Since the Fixed Term Parliament Act received Royal Assent, there have been three. If one were to believe that the first May ministry successfully sought to call an election in 2017 as it was political opportune but recently prevented elections or a new administration in September 2019 when the Johnson ministry was unable to control Commons business; it could be argued that the Act worked directly contrary to its purpose.
Regardless, it is logically clear that Her Majesty’s Government losing confidence of the House of Commons clearly does not always mean the House of Commons will be willing to agree to an early parliamentary general election.
In 2014, Petra Schleiter, who has comparatively studied Fixed Term Parliaments around the world, wrote a blog post arguing why the Fixed Term Parliament Act should not be repealed. She noted: “this change moves the UK considerably closer to the practices and norms that predominate in most European countries concerning parliamentary dissolution”.
A critical point is misunderstood here – unlike the vast majority of other countries, the UK has a sovereign Parliament in an uncodified constitutional settlement. In the words of Dicey, Parliament has “the right to make or unmake any law whatever”, with the Commons having dominant power in this arrangement. Executive power to dissolve the chamber provides the most democratic and publicly palatable mechanism for oversight. Rigid statutory tests for exercising dissolution powers risks preventing action in a potential unforeseen constitutional crisis where such conditions aren’t met.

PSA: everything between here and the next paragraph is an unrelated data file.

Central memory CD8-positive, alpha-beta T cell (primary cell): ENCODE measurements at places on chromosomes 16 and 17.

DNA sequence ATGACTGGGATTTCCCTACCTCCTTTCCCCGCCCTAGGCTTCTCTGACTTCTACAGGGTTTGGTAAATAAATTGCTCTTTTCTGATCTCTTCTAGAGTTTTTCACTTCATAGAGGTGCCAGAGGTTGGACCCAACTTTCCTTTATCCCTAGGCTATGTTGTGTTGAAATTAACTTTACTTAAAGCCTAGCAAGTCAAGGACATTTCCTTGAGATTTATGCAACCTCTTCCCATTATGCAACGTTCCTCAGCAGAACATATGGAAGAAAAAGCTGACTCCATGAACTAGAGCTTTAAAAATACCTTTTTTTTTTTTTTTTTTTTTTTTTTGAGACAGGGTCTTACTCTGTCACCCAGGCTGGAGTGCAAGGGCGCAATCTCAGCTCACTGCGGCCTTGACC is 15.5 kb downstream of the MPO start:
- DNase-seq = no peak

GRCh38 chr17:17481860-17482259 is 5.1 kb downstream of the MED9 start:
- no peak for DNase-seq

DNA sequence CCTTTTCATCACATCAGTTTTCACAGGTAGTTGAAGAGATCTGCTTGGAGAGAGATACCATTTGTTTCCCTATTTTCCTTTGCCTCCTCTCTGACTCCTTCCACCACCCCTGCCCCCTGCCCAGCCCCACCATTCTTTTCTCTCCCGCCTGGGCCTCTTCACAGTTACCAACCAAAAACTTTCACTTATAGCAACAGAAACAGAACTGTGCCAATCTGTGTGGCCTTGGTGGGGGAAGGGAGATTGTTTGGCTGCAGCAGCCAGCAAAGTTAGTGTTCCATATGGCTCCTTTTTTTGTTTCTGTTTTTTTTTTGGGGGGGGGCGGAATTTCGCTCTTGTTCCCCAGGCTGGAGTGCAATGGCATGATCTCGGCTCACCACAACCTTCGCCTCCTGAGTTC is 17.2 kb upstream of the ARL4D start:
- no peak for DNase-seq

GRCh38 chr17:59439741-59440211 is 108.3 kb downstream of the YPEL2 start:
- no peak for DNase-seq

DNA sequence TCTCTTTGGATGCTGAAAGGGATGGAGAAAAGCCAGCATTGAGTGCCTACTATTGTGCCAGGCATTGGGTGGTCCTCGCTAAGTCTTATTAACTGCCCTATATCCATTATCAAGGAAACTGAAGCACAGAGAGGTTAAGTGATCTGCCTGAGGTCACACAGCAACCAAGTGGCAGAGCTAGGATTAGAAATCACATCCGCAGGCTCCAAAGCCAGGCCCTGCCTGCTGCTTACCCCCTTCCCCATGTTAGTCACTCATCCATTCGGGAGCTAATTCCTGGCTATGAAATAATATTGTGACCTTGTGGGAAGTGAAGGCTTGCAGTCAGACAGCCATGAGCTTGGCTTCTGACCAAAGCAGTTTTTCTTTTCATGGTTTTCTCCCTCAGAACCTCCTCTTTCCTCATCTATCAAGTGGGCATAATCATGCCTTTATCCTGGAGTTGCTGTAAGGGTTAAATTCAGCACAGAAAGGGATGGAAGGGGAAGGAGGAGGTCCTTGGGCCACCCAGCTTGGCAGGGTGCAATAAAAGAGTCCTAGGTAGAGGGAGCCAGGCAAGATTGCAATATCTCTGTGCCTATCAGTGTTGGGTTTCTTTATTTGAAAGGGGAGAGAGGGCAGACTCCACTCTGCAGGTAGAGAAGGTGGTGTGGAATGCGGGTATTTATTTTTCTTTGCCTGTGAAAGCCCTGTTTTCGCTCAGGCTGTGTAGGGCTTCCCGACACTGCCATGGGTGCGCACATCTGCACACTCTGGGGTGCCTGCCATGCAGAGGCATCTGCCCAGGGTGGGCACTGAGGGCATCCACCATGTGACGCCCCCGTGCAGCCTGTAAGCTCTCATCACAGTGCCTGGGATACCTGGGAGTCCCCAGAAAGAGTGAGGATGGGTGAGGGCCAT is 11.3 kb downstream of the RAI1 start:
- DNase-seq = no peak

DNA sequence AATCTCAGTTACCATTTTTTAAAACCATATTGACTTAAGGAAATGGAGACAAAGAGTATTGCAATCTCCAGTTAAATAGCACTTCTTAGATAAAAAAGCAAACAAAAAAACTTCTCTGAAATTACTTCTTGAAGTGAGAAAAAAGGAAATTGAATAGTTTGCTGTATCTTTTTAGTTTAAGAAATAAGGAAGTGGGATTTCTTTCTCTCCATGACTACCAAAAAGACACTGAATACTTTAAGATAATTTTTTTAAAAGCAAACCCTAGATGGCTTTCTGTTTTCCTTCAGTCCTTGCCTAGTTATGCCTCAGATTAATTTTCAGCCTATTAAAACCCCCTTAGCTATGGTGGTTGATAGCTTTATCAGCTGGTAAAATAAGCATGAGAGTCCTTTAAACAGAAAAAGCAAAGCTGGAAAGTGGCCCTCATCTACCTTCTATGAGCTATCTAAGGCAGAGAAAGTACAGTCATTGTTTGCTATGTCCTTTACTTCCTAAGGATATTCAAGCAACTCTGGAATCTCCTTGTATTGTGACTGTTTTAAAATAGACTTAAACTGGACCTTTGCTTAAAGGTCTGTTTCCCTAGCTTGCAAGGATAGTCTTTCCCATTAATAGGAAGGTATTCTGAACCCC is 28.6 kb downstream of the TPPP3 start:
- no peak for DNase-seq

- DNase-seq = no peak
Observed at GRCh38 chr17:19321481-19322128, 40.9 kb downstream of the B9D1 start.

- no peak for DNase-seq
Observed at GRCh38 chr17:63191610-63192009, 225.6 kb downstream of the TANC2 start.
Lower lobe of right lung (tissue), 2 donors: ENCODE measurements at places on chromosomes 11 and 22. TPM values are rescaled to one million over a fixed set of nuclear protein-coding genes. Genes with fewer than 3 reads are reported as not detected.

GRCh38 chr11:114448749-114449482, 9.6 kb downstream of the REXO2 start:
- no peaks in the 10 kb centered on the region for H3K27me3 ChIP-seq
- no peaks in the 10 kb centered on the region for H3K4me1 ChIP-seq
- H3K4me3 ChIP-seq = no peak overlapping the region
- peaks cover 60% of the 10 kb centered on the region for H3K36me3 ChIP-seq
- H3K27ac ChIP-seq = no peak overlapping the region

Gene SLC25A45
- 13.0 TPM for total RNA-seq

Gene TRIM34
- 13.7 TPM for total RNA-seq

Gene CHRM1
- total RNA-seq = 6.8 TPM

Walter Bagehot elegantly described the relationship of executive and legislative power in The English Constitution:
The English system, therefore, is not an absorption of the executive power by the legislative power; it is a fusion of the two. Either the cabinet legislates and acts, or else it can dissolve. It is a creature, but it has the power of destroying its creators. It is an executive which can annihilate the legislature, as well as an executive which is the nominee of the legislature. It was made, but it can unmake; it was derivative in its origin, but it is destructive in its action.
The Fixed Term Parliament Act has certainly changed this relationship to one where such powers are no longer a fusion but are instead closer to an absorption of executive power by the legislature.